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Directors: John Francis Daley & Jonathan M. Goldstein
Starring: Ed Helms, Christina Applegate & Chris Hemsworth
Synopsis: Rusty Griswold takes his own family on a road trip to Walley World in order to spice things up with his wife and reconnect with his sons.
Rating: 15 Run time: 99 minutes Release date: 14 Decemeber (UK)

Somewhere during my childhood I managed to miss the original Vacation films. A quick Google search reveals that there are now five films in the series, and the only one I can recall is Christmas Vacation, which I’m sure I enjoyed but I really can’t remember all that well. Therefore the idea of rebooting the series stirs little emotion in me, but I’m happy to say that this new entry in the series is a lot better than expected, and is never less than genuinely funny.

Now grown-up, Rusty Griswold (Ed Helms) is a pilot for a budget airline and has a wife (Christina Applegate) and two sons (Skyler Gisondo & Steele Stebbins). Despite Rusty having everything he ever wanted from life, a nice home & a loving family, it is clear that family relations are a little strained. Sensing an opportunity, Rusty vows to bring his family back together and take them on a trip they will never forget, to the legendary Walley World.

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This, of course, is the same Walley World theme park that Rusty and his family visited in 1983. Rusty is desperate for the trip to go well and hopes to rekindle the sense of fun that he had when he made the trip as a child.

You don’t need to be particularly clever to realise that it won’t be long before things start to go wrong, and the Griswolds are finding themselves in various scrapes and scenarios that only they could. Along the way, they stop off at several locations, which all serve to bring out certain revelations and force the family into some truly bizarre scenarios.

Stopping off in Memphis reveals that the otherwise laid back Debbie (Applegate) was once a notorious party girl, who would literally do anything. While a brief stay in Texas to visit Rusty’s sister (Leslie Mann) is nothing more than an excuse to have Chris Hemsworth show his funny side. One suspects a lot may have been made about Hemsworth’s performance as a good looking Southern boy done good, and while it was far from a revelation, it is nice to see Hemsworth try his hand at something more light-hearted.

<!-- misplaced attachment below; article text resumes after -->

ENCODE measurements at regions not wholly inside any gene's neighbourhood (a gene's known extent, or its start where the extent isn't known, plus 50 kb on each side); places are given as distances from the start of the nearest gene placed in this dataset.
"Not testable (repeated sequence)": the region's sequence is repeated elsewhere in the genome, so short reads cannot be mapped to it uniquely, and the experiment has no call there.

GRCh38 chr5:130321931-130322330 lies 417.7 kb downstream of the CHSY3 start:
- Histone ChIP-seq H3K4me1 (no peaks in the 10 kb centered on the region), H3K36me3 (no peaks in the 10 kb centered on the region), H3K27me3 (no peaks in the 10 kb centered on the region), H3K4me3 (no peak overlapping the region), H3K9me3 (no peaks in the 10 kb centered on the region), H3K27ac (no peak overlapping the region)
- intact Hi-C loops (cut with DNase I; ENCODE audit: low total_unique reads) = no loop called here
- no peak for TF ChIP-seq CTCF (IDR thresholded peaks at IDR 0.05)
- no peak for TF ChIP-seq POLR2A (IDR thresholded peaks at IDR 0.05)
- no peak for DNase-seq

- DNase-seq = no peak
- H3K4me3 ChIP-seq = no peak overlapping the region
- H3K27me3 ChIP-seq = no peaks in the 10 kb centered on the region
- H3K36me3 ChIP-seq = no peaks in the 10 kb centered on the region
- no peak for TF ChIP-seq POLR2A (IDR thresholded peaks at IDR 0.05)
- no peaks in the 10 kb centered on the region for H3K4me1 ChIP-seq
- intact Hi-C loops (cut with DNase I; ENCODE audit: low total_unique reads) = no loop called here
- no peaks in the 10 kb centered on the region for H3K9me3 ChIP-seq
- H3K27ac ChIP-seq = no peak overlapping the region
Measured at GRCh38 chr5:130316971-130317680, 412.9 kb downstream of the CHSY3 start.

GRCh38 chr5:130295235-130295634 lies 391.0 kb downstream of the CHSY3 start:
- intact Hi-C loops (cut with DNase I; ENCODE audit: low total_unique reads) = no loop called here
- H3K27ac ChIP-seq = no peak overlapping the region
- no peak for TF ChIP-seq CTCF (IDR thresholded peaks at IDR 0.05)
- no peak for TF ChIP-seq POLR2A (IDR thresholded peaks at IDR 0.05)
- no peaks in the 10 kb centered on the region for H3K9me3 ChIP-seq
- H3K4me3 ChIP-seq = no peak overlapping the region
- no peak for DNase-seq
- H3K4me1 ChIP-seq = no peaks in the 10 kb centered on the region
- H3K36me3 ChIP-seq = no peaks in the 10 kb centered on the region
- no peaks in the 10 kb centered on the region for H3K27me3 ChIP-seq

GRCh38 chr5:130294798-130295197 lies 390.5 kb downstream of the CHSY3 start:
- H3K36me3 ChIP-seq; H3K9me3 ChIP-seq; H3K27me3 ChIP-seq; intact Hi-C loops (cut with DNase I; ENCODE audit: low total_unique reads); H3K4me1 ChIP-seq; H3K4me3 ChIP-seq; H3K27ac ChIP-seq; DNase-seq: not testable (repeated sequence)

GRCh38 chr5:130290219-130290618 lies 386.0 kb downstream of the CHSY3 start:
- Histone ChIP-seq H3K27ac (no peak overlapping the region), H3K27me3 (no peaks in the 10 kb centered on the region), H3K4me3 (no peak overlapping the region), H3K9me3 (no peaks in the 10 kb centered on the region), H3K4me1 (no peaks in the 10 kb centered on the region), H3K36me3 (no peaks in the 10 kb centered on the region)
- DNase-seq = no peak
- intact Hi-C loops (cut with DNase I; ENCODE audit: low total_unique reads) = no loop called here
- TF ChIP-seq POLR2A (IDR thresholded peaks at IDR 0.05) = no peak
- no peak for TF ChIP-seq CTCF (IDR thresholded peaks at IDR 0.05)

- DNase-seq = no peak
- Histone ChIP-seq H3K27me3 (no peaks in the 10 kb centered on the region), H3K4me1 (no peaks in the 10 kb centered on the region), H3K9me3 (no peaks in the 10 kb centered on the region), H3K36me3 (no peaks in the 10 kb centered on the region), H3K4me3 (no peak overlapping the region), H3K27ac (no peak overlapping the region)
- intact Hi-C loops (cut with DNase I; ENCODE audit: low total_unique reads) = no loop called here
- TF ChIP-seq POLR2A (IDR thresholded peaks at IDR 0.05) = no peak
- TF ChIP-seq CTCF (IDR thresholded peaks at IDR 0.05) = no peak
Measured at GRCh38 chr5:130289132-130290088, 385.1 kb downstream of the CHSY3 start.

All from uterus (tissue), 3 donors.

The places the Griswold’s visit are nothing more than excuses to fire more jokes at the audience, more often than not though, they do hit the mark and result in a film that is consistent from beginning to end. Two stand-out set pieces come in the form of a Police stand-off at the Four Corners Monument, as well as a family rafting trip through the Grand Canyon with a delightfully psychotic Charlie Day as their lead are highlights.

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The Griswold’s themselves are a likeable bunch. Ed Helms plays the loveable doofus more knowingly now than when he did in The Hangover, and manages to convey a sense of sympathy for a man that just wants to be loved by his family in an otherwise two-dimensional role. Christina Applegate is by now, no stranger to comedy and is able to turn her straight-faced mother into a drunken party girl at the drop of a hat. Credit must go to Skyler Gisondo and Steele Stebbins as the warring Griswold brothers. Their antics are some of the best parts of the film, with their constant bickering and Steele’s penchant for suffocating his brother with a plastic bag being a sinister delight.

There are moments when Vacation stutters though. The start feels slow and lumbers around waiting for the family to begin their trip, and it ends up taking a while to get into full swing. There’s also a lull toward the end of the film, when the Griswold’s have to take an unplanned rest stop which kills its momentum in favour of family bonding and some marital make-up.

The ending makes up for these missteps though and provides a pay-off that not all comedies can manage. It may not be perfect, and anyone stuck inside an 80’s bubble of nostalgia will likely detest its very existence, but Vacation remains a very funny film and one that should be viewed without pre-conceptions.

Extras:

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The extras on the Vacation Blu-ray are a pretty light bunch and are little more than promotional material for the film.

Return to Walley World takes a look at the making of the film and features the cast & directors talking about their experiences making the film. It’s a light and fluffy behind the scenes look, and consists of the actors talking about their own family holidays and their love for the orginal series of Vacation films.

The Griswold Odyssey carries on the tone set in Return to Walley World and features more behind the scenes footage mixed with scenes from the film as cast and crew discuss what went into making the film, the buidling of Tri-Pi obstacle course and taking the Griswold’s across America.

A gag reel and deleted scenes complete the disc and are the usual mix of wisely edited scenes and playful banter that add little to the disc.

Film: 3/5
Extras: 2/5

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